The more that I researched this topic, the more interested I became in language preservation through mobile technology, and how this can potentially give a voice to Aboriginal youth. It also raises several concerns about knowledge preservation and access (e.g., those who do not have mobile devices or have limited connection).

Cowan, D., McGarry, F.M., Moran, H., McCarthy, D. D., & King, C. (n.d.). Information technology to support Indigenous Peoples [PDF]. Retrieved from https://uwaterloo.ca/canadian-index-wellbeing/sites/ca.canadian-index-wellbeing/files/uploads/files/information_technology_to_support_indigenous_peoples.pdf

  • In this article, the authors conducted a study on the effects that Dreamcatcher software had on knowledge sharing and curation within some Indigenous populations in Canada. Dreamcatcher is an interactive mapping service that has been co-designed with Aboriginal communities from Ontario, Canada. Attached to the maps are interactive stories and knowledge about specific communities in Canada. The authors of the study outline several advantages of using this software, but also provide insight into the considerations of using technology that is so closely tied to Indigenous cultural identity and language. There is also a really interesting section on the concerns people have regarding Indigenous knowledge that was meant to be private accidentally becoming public knowledge because of security issues.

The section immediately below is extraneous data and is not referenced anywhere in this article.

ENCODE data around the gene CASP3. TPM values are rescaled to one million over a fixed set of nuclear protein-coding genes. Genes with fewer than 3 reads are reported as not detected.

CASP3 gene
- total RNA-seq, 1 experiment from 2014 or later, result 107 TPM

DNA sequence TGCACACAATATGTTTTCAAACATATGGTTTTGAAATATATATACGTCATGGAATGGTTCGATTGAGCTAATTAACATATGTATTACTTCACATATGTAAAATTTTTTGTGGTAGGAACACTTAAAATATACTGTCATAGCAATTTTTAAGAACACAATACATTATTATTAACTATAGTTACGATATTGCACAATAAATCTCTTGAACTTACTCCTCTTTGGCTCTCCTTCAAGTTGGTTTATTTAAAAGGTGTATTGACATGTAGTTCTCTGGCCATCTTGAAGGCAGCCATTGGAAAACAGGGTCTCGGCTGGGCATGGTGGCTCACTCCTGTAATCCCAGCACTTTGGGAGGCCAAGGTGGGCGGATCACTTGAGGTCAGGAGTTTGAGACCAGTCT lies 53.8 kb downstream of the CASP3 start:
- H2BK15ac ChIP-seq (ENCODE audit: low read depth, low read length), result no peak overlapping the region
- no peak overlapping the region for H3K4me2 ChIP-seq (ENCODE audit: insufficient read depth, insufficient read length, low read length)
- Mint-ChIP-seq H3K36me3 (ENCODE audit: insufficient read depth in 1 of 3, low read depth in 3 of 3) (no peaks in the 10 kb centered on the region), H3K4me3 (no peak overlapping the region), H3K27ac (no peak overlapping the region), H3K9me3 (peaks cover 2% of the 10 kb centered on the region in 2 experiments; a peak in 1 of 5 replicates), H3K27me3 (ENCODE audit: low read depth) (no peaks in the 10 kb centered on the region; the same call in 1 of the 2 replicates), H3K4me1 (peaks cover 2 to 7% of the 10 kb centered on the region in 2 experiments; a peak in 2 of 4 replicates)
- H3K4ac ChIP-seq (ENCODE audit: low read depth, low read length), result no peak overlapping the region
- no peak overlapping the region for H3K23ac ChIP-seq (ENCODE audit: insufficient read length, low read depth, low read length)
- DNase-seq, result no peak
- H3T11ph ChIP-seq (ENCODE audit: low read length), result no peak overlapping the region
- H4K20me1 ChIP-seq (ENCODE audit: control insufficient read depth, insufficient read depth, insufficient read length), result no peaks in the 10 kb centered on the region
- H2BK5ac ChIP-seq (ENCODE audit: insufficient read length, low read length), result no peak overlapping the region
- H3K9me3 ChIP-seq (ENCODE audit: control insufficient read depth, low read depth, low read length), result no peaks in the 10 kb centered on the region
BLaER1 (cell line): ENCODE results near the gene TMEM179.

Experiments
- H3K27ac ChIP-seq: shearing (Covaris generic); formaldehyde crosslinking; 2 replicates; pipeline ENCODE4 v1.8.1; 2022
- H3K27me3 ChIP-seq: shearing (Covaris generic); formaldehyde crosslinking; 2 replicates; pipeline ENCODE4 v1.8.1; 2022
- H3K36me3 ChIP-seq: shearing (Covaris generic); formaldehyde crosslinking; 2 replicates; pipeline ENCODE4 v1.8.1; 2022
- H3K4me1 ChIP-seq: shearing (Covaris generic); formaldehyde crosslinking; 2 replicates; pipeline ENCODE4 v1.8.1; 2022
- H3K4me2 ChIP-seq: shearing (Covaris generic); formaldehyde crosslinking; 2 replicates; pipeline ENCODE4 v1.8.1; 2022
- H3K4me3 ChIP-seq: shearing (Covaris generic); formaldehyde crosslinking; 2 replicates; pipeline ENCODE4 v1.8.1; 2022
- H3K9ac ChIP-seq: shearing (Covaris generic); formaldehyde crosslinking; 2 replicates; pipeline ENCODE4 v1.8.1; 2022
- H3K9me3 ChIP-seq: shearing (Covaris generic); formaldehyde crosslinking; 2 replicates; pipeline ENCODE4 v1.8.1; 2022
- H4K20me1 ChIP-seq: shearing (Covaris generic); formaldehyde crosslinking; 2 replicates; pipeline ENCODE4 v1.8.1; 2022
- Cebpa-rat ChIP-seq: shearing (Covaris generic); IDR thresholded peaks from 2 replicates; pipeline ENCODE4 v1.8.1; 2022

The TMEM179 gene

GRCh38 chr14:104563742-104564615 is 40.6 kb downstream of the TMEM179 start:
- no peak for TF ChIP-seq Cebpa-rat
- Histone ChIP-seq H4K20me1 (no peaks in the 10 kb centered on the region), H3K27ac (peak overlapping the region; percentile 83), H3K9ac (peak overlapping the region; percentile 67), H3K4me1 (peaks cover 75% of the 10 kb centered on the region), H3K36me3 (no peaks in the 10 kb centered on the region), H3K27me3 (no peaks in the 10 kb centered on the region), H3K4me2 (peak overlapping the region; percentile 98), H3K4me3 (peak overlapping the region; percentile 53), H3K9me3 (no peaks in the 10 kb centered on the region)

The Endangered Languages Project. (2017). Browse resources by category [Web page]. Retrieved from http://www.endangeredlanguages.com/

  • In 2012, Google launched a curated website called The Endangered Languages Project, which catalogues languages from around the world, including some Indigenous languages in Canada. There are many interesting resources (related to the intersection of language and technology) as well as research that supports the importance of language revitalization on a global scale. This seems like a very useful website for observing the intricacies of local and global knowledge. Although the website is a little tough to navigate because of the limited browsing and search options, I think it is useful for those interested in learning about how to support endangered languages through mobile technology. The blog on this website is also particularly helpful and is easier to navigate for focused material than the actual website.

Franks, S., & Gessner, S. (2013). A guide to language policy and planning for B.C. First Nations Communities [PDF]. Retrieved from First Peoples’ Cultural Council website: http://www.fpcc.ca/files/PDF/Language_Policy_Guide/FPCC_Policy_Guide_2013.pdf

  • This 142-page guide outlines reasons why language revitalization is essential to preserving Indigenous knowledge, but also offers important information about why some current efforts to preserve languages and knowledge through technology have had adverse effects on Indigenous populations in Canada. The guide offers educational policy suggestions that could be helpful for educators who are interested in supporting learning opportunities that help Indigenous students transmit their language and culture. Finally, the guide offers important insight into community-based education, and why it’s important that educators and policy makers look at the needs of the community or specific body of learners first before implementing policy or learning activities (p. 72). This seems especially important as we introduce mobile learning into the classroom.

Perrier, C. (2016, May 20). Keyboard app brings Indigenous languages to mobile [Newspaper article]. Retrieved from CBC News website: http://www.cbc.ca/news/indigenous/indigenous-language-app-1.3586511